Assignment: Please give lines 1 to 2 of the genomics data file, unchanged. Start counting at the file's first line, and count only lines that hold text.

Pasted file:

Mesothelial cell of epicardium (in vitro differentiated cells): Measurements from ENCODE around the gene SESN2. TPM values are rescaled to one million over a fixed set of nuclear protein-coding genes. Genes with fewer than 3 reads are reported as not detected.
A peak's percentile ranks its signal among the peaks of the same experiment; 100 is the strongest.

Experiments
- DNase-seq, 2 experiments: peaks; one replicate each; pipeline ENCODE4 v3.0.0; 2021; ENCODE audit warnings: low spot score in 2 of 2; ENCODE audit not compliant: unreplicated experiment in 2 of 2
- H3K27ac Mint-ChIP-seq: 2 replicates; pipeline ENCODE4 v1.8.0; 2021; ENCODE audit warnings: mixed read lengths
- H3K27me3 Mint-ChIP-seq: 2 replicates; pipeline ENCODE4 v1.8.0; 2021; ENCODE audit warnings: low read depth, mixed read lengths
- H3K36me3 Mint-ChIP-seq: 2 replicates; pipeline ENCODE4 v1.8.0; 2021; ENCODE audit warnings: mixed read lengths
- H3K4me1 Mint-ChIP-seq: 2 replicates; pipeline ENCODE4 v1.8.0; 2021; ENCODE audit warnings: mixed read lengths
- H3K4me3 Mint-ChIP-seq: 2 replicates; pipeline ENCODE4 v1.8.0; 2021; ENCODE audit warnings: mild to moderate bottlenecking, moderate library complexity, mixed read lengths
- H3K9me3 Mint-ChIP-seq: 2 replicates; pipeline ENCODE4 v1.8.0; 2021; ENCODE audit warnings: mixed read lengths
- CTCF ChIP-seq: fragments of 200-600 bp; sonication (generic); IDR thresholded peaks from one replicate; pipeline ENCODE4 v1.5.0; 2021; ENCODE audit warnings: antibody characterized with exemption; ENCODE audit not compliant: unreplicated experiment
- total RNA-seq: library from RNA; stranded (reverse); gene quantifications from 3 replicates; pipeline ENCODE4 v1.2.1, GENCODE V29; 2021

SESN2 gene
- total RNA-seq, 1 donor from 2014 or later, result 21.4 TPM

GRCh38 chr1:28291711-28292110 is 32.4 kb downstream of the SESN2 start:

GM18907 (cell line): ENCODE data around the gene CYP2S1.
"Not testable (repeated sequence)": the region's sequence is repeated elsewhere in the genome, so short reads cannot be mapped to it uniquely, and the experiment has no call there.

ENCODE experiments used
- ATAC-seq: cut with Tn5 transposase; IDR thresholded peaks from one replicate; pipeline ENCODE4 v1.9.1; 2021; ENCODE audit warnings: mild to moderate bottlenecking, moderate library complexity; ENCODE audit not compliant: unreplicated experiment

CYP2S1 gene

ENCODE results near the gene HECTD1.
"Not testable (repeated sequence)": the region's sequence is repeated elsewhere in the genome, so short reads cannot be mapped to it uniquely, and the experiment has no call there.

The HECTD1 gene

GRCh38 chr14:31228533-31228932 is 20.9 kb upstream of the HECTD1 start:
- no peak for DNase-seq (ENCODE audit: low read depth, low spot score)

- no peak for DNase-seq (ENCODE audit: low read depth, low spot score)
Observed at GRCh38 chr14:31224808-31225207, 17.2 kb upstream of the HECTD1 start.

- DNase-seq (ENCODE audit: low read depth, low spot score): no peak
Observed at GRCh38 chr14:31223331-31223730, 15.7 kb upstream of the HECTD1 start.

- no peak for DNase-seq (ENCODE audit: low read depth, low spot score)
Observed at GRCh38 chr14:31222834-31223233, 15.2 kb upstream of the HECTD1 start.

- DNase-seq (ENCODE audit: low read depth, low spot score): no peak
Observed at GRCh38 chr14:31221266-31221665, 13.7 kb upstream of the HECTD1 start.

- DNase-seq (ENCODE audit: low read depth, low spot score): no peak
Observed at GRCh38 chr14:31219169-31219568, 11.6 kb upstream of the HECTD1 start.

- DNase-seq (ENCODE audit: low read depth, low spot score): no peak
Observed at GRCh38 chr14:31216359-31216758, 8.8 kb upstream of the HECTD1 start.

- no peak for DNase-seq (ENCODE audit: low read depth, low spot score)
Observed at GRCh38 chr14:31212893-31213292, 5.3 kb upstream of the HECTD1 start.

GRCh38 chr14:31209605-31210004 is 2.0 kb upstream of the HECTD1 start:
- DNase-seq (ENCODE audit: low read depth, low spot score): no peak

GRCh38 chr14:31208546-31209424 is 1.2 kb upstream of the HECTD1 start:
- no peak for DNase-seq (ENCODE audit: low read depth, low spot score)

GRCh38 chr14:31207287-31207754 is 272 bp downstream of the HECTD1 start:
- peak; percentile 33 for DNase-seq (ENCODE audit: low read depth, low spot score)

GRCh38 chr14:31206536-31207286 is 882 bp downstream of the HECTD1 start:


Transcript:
Mesothelial cell of epicardium (in vitro differentiated cells): Measurements from ENCODE around the gene SESN2. TPM values are rescaled to one million over a fixed set of nuclear protein-coding genes. Genes with fewer than 3 reads are reported as not detected.
A peak's percentile ranks its signal among the peaks of the same experiment; 100 is the strongest.